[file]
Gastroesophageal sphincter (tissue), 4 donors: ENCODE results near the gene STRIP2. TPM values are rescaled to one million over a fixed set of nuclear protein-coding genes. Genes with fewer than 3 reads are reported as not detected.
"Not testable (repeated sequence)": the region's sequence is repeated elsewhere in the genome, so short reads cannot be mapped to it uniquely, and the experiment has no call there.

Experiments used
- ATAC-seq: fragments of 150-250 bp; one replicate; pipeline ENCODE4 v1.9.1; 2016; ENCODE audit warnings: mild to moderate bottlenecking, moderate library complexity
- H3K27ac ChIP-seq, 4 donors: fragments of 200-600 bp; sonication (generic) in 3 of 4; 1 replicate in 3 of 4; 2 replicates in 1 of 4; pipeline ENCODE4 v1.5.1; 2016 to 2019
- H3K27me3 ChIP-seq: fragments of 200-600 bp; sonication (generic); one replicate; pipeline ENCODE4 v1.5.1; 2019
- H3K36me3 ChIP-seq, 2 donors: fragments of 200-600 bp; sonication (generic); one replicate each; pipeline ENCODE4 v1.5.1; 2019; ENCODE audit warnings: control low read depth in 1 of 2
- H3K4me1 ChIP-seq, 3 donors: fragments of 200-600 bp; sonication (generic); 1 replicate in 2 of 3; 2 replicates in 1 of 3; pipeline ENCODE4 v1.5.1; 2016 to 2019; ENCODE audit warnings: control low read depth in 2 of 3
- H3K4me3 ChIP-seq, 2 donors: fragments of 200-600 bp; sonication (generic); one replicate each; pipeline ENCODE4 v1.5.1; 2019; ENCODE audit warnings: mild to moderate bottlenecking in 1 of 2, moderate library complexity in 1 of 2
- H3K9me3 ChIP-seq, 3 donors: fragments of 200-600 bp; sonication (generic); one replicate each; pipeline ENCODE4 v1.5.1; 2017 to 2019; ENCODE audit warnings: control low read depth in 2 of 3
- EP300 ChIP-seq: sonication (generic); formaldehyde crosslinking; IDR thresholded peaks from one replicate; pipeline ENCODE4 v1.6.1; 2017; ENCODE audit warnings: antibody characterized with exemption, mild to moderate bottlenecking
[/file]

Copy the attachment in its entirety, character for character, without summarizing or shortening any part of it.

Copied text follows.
Gastroesophageal sphincter (tissue), 4 donors: ENCODE results near the gene STRIP2. TPM values are rescaled to one million over a fixed set of nuclear protein-coding genes. Genes with fewer than 3 reads are reported as not detected.
"Not testable (repeated sequence)": the region's sequence is repeated elsewhere in the genome, so short reads cannot be mapped to it uniquely, and the experiment has no call there.

Experiments used
- ATAC-seq: fragments of 150-250 bp; one replicate; pipeline ENCODE4 v1.9.1; 2016; ENCODE audit warnings: mild to moderate bottlenecking, moderate library complexity
- H3K27ac ChIP-seq, 4 donors: fragments of 200-600 bp; sonication (generic) in 3 of 4; 1 replicate in 3 of 4; 2 replicates in 1 of 4; pipeline ENCODE4 v1.5.1; 2016 to 2019
- H3K27me3 ChIP-seq: fragments of 200-600 bp; sonication (generic); one replicate; pipeline ENCODE4 v1.5.1; 2019
- H3K36me3 ChIP-seq, 2 donors: fragments of 200-600 bp; sonication (generic); one replicate each; pipeline ENCODE4 v1.5.1; 2019; ENCODE audit warnings: control low read depth in 1 of 2
- H3K4me1 ChIP-seq, 3 donors: fragments of 200-600 bp; sonication (generic); 1 replicate in 2 of 3; 2 replicates in 1 of 3; pipeline ENCODE4 v1.5.1; 2016 to 2019; ENCODE audit warnings: control low read depth in 2 of 3
- H3K4me3 ChIP-seq, 2 donors: fragments of 200-600 bp; sonication (generic); one replicate each; pipeline ENCODE4 v1.5.1; 2019; ENCODE audit warnings: mild to moderate bottlenecking in 1 of 2, moderate library complexity in 1 of 2
- H3K9me3 ChIP-seq, 3 donors: fragments of 200-600 bp; sonication (generic); one replicate each; pipeline ENCODE4 v1.5.1; 2017 to 2019; ENCODE audit warnings: control low read depth in 2 of 3
- EP300 ChIP-seq: sonication (generic); formaldehyde crosslinking; IDR thresholded peaks from one replicate; pipeline ENCODE4 v1.6.1; 2017; ENCODE audit warnings: antibody characterized with exemption, mild to moderate bottlenecking